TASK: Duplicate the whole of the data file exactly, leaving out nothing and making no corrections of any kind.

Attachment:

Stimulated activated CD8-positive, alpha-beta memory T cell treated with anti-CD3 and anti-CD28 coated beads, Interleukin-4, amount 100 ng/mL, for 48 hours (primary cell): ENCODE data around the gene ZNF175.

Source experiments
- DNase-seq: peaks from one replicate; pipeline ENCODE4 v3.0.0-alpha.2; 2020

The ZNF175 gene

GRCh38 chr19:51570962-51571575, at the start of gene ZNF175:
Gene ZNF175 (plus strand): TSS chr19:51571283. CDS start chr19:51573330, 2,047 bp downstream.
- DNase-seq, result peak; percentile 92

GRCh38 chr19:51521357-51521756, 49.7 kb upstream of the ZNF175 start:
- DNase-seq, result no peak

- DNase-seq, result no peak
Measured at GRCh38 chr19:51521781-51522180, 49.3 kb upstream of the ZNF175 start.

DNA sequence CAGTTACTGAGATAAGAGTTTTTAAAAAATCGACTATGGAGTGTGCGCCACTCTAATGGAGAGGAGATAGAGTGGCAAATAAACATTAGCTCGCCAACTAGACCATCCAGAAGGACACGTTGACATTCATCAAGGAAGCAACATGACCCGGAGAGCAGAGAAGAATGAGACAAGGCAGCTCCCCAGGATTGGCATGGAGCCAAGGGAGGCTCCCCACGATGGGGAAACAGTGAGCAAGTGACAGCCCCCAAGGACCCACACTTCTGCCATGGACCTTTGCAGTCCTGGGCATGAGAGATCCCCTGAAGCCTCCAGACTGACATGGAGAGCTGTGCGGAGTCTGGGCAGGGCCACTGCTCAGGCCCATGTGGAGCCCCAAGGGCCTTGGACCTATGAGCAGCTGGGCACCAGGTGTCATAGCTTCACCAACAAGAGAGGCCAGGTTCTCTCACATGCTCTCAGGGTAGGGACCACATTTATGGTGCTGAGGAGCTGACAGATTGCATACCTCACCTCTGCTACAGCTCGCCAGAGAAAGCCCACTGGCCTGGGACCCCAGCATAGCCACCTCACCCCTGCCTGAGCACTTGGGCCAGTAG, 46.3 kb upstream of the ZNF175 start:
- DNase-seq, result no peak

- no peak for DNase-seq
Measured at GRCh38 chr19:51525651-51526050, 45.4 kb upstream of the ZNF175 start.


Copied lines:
Stimulated activated CD8-positive, alpha-beta memory T cell treated with anti-CD3 and anti-CD28 coated beads, Interleukin-4, amount 100 ng/mL, for 48 hours (primary cell): ENCODE data around the gene ZNF175.

Source experiments
- DNase-seq: peaks from one replicate; pipeline ENCODE4 v3.0.0-alpha.2; 2020

The ZNF175 gene

GRCh38 chr19:51570962-51571575, at the start of gene ZNF175:
Gene ZNF175 (plus strand): TSS chr19:51571283. CDS start chr19:51573330, 2,047 bp downstream.
- DNase-seq, result peak; percentile 92

GRCh38 chr19:51521357-51521756, 49.7 kb upstream of the ZNF175 start:
- DNase-seq, result no peak

- DNase-seq, result no peak
Measured at GRCh38 chr19:51521781-51522180, 49.3 kb upstream of the ZNF175 start.

DNA sequence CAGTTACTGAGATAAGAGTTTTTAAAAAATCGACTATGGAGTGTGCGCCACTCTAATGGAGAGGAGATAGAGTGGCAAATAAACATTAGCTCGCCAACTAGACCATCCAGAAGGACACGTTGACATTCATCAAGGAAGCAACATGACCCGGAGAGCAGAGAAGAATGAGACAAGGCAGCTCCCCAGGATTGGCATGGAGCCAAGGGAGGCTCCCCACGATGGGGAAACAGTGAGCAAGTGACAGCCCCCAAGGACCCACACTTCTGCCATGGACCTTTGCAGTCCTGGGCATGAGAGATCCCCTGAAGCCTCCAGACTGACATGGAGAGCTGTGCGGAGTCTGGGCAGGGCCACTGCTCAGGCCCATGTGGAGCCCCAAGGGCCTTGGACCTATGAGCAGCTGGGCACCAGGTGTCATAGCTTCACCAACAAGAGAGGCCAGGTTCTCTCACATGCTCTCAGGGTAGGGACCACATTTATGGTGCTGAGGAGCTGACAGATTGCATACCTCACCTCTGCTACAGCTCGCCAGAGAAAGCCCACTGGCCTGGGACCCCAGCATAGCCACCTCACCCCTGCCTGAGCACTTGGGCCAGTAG, 46.3 kb upstream of the ZNF175 start:
- DNase-seq, result no peak

- no peak for DNase-seq
Measured at GRCh38 chr19:51525651-51526050, 45.4 kb upstream of the ZNF175 start.